I once posted on Twitter that digital marketing revolves around three key goals: to increase awareness, traffic, and conversions. Digital marketing all boils down to those three. And everything you do online should aim for those three things.
One follower riposted, saying: “Awareness and traffic are vanity metrics by themselves. At the end of the day, it's about making the sale. Hence the rise of one-page websites and sales funnels that compress the buyer's journey.”
I've seen the rise of one-page websites, too. But that was back in the late 90s and early 2000s, however. I also saw them slowly go away. They're still around, that's for sure. But they aren't as prevalent as they were back then.
He said something that struck me, however.
There's a rise of compressed buyer journeys. But I don't see that at all. In fact, I see quite the opposite: the rise of relationship-driven sales processes, longer sales funnels, and graduated marketing messages where the sale takes place over multiple steps. Sometimes short, sometimes longer.
Does he mean there's a resurgence of one-page websites? Perhaps. But I don't see them — and I follow thousands of feeds, blogs, trends, and marketers.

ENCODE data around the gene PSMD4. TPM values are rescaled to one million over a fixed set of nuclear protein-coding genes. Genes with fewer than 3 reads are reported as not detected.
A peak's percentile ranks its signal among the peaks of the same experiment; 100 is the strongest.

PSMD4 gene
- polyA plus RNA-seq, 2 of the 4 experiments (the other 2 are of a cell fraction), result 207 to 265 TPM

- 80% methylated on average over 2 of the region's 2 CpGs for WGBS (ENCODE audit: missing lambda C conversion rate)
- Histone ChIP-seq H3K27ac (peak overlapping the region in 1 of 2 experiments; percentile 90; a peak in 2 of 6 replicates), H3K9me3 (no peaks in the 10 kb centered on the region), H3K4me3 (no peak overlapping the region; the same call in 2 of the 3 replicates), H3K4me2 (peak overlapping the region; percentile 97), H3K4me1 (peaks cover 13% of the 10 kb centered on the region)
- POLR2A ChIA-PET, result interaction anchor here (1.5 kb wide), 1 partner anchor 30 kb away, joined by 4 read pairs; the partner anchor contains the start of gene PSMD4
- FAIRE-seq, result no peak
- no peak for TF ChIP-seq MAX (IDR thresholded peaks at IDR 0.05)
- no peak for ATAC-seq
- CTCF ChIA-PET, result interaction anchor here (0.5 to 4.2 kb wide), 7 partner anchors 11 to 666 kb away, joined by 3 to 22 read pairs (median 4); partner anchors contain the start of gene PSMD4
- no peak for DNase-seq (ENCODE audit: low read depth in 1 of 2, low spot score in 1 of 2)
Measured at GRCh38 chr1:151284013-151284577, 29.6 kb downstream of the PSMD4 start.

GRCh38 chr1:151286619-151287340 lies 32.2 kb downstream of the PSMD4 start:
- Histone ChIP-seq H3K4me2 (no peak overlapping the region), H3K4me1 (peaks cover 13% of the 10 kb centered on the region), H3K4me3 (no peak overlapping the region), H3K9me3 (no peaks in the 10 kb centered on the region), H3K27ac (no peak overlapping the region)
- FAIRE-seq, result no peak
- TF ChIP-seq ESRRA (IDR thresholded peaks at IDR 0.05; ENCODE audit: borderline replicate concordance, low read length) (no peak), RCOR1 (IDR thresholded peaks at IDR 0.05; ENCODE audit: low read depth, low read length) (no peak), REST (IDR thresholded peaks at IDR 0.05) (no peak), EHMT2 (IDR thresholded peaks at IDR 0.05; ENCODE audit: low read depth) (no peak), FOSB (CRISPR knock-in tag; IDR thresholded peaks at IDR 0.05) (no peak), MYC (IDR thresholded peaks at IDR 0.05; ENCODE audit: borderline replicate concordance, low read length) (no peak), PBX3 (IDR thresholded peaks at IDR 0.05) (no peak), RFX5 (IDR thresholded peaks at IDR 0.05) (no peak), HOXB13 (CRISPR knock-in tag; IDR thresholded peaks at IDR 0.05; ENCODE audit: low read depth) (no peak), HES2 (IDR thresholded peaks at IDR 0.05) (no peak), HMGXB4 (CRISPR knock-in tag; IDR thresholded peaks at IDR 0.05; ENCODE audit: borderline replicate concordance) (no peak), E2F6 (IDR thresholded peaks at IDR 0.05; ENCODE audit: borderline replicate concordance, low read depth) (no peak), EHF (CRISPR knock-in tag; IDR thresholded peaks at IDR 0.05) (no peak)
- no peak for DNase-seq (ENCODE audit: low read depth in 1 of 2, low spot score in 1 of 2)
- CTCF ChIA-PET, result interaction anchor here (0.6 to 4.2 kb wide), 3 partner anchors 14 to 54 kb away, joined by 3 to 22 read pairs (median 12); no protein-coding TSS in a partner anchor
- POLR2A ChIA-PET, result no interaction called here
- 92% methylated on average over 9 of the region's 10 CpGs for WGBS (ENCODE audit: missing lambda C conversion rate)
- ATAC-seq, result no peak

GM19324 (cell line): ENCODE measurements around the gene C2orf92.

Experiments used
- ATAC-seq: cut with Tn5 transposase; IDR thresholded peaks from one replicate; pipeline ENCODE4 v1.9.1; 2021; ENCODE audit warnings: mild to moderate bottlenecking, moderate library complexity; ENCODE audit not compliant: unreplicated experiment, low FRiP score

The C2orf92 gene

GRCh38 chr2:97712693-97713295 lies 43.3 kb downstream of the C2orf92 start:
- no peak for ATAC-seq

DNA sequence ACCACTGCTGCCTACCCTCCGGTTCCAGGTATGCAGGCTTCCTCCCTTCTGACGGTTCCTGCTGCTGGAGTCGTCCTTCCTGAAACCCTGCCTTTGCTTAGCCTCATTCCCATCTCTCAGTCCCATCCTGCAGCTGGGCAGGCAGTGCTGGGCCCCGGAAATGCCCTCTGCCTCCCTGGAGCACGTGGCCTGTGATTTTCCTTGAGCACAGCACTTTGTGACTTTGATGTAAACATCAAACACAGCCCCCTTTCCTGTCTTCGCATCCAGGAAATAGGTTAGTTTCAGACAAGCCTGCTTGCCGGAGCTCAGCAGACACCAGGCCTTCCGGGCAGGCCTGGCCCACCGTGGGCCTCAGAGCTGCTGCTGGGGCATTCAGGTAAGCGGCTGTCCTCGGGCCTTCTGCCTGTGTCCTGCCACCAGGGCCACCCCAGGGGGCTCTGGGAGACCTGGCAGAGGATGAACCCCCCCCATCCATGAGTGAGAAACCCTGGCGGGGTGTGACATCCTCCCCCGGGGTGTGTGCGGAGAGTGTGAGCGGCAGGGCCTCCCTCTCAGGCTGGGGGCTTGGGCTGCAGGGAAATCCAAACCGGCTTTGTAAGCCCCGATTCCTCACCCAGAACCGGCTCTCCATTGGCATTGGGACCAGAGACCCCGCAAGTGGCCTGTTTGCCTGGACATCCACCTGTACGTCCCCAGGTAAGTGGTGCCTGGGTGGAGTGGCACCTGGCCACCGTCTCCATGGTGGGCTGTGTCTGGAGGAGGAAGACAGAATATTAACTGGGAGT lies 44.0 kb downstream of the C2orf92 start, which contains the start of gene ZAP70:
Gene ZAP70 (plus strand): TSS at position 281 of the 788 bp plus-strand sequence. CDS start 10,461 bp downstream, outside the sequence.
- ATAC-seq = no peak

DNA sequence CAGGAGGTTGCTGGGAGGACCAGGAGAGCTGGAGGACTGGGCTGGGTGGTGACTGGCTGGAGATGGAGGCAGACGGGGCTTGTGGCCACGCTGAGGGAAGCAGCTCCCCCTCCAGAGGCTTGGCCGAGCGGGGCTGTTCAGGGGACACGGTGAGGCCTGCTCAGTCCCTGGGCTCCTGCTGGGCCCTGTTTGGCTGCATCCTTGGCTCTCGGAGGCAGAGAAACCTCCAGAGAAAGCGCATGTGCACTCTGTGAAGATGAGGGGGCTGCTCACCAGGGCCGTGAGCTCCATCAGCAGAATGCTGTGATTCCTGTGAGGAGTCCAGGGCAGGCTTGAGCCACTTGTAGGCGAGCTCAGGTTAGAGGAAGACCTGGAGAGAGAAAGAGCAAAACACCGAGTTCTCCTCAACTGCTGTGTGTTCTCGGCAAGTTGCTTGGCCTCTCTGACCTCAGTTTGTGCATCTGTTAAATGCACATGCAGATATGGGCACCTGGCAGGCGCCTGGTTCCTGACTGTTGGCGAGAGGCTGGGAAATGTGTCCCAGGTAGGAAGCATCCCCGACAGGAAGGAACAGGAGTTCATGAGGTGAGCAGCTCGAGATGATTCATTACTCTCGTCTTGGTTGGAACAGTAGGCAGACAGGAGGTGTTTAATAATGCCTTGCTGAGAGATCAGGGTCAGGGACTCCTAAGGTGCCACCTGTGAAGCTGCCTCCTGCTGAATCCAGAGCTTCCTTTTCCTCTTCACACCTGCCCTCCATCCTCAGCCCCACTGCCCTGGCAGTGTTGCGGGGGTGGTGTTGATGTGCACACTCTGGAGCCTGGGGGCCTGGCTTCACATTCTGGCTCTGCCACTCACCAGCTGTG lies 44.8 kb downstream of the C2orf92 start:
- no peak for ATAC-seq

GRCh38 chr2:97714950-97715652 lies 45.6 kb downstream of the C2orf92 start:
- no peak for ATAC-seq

Before the dotcom bust in the late 2000s, the web was filled with one-page salesletters. I know because I wrote tons of them.
Long-scrolling pages with endless copy in an attempt at covering all the bases, hitting multiple markets, addressing all the possible pain points, handling every objection, and overloading the reader with floods of social proof.
But the web was new back then. It was also mostly static — no graphics, no images, no multimedia. Just text and some color. It's was relatively easy to digitize a written salesletter meant for direct mail and slap it online.
But the Internet has evolved.
Today, the web is ubiquitous. It communicates using multiple formats and channels. Also, the web is now primarily mobile. Clunky desktops are being replaced by laptops, tablets, and smartphones. Everybody has a smartphone.